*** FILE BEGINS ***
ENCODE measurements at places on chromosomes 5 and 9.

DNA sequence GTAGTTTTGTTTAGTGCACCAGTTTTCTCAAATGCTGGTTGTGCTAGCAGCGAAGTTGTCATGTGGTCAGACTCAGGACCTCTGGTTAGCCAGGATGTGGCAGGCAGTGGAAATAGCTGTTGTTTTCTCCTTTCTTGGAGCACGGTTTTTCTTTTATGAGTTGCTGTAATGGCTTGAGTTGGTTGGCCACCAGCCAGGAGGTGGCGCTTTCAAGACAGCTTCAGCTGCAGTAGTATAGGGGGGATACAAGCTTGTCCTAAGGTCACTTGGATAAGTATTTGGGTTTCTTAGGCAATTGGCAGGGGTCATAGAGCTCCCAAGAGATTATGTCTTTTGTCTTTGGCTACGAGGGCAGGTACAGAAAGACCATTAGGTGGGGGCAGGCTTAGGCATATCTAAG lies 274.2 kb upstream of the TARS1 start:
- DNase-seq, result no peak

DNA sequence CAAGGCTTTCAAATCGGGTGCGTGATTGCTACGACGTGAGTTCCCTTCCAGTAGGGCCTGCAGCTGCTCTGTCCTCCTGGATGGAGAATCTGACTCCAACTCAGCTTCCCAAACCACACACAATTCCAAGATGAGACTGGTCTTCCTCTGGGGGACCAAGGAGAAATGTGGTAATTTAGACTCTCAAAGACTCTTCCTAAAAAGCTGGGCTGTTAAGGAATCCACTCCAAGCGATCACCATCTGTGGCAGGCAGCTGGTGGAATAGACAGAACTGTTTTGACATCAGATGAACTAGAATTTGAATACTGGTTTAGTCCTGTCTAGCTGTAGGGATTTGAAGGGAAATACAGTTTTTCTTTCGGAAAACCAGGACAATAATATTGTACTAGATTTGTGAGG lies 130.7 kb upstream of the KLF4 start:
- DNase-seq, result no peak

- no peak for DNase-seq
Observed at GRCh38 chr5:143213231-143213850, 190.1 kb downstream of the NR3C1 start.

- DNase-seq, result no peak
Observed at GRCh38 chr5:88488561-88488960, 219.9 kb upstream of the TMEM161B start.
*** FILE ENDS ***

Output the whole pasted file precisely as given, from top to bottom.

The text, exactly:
ENCODE measurements at places on chromosomes 5 and 9.

DNA sequence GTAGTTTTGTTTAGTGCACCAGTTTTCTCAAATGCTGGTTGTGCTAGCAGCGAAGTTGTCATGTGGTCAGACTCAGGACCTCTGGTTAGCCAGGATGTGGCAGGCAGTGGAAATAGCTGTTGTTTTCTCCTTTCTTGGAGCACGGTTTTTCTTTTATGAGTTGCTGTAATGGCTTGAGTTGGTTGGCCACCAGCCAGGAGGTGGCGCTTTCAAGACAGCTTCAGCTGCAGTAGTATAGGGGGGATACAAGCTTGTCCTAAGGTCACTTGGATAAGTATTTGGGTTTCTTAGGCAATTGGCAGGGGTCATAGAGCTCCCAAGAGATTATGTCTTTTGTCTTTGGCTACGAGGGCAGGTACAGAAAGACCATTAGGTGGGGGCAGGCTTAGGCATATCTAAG lies 274.2 kb upstream of the TARS1 start:
- DNase-seq, result no peak

DNA sequence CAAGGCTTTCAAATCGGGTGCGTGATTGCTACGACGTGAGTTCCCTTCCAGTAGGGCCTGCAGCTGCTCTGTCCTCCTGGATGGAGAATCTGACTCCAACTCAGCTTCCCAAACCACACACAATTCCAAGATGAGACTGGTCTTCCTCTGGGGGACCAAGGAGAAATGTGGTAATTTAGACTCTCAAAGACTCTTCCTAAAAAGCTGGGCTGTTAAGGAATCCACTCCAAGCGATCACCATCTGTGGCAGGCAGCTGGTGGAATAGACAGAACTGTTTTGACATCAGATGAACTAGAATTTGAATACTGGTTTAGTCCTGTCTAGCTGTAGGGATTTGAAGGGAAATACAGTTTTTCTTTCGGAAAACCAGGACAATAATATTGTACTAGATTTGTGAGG lies 130.7 kb upstream of the KLF4 start:
- DNase-seq, result no peak

- no peak for DNase-seq
Observed at GRCh38 chr5:143213231-143213850, 190.1 kb downstream of the NR3C1 start.

- DNase-seq, result no peak
Observed at GRCh38 chr5:88488561-88488960, 219.9 kb upstream of the TMEM161B start.